A tornado tore through a strip of northern Queens on Thursday night, felling power lines and more than 50 trees and peeling the siding from homes in its path, the National Weather Service confirmed Friday.
The tornado, packing winds of 70 to 85 mph, touched down in the College Point section about 10:20 p.m. and traveled in a path about 100 yards wide for about three quarters of a mile before dissipating, the weather service said.
"The tornado strengthened as it moved [east] toward Powell's Cove Park, where at least 50 trees were downed in a narrow, convergent pattern," the weather service said.
The wind speed of the tornado ranks it as the weakest of the six tornado categories, an EF0.
The storm passed along the North Shore of Long Island, but a tornado did not form in Nassau County. Damage in areas east of Queens was determined to be that of straight-line winds, as opposed to a tornado, said Nancy Furbush, weather service meteorologist in Upton.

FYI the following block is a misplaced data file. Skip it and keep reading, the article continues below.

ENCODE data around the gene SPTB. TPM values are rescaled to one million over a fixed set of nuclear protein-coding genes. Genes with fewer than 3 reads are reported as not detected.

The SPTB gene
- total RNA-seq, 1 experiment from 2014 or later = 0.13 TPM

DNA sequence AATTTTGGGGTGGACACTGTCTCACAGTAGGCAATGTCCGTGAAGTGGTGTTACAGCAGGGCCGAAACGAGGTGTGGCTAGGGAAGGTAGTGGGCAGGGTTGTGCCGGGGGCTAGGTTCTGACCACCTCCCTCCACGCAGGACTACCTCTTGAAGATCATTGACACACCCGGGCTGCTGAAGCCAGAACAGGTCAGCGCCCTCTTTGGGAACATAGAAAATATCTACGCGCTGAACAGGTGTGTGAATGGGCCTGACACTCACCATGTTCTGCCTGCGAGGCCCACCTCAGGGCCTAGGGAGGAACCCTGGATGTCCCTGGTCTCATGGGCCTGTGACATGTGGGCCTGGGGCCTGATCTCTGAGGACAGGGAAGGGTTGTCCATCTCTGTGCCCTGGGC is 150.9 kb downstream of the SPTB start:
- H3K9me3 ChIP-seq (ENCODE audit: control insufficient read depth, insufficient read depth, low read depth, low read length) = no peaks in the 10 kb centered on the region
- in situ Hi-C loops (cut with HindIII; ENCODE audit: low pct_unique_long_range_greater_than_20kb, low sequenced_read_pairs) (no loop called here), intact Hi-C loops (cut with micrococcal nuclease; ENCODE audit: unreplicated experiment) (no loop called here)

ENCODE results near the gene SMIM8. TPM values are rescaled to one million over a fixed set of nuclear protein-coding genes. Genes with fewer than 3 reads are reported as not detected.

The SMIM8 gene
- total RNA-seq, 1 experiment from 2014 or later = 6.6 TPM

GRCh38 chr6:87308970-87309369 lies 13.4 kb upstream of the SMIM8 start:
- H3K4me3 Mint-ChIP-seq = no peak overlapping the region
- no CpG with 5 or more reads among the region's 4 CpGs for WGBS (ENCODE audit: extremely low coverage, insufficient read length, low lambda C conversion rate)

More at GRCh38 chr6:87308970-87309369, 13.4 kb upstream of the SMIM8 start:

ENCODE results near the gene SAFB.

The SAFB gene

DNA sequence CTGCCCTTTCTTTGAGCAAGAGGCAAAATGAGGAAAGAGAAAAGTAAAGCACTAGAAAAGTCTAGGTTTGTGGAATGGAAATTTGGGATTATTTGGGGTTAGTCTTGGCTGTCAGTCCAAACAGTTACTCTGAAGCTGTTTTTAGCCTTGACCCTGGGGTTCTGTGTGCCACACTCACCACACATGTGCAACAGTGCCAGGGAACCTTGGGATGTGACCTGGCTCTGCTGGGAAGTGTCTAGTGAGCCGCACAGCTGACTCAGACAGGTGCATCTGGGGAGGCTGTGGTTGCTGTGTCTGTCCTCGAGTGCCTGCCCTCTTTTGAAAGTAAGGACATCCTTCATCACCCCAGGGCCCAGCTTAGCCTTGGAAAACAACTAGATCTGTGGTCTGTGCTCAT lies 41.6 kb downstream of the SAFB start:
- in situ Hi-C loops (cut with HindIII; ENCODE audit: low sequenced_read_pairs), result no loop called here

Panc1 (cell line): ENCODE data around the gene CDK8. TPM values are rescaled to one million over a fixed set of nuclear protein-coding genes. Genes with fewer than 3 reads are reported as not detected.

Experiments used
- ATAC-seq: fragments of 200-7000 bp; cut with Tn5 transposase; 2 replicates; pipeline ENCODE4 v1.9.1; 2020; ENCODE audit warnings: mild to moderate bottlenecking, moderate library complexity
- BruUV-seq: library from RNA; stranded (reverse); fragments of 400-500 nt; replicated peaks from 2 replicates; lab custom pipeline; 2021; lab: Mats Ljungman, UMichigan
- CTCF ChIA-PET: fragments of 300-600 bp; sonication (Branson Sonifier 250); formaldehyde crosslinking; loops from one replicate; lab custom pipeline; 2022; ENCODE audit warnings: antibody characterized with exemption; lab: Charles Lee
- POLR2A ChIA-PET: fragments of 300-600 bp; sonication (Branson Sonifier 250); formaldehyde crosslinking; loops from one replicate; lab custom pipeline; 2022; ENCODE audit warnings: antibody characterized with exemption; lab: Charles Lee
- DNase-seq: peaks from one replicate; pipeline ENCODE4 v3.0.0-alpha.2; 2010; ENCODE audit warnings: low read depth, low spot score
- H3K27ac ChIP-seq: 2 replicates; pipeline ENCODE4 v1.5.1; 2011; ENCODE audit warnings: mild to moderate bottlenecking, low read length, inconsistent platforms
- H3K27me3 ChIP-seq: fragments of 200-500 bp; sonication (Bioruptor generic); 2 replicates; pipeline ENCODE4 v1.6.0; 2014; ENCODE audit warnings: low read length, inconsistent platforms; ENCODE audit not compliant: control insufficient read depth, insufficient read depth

The weather service had issued a tornado warning at 10:18 p.m. for northern Nassau County, Queens and the Bronx after the formation of "a severe thunderstorm capable of producing a tornado."
The storm was over Flushing, Queens, at the time and was moving east at about 20 mph, the weather service said. Minutes later, it was located over Sands Point, near Great Neck.
Tornado warnings are a "somewhat rare occurrence" for Long Island, said Jay Engle, a weather service meteorologist in Upton.
"This is the time of year — August and September — the season they tend to happen for Long Island," Engle said.
The most recent confirmed tornado to hit Long Island was on Aug. 10, 2016, near Mattituck, according to weather service records. It was also an EF0-strength event. Before that, there had been only eight confirmed tornadoes in Nassau County and 22 in Suffolk County from 1950 to 2015.
With Patricia Kitchen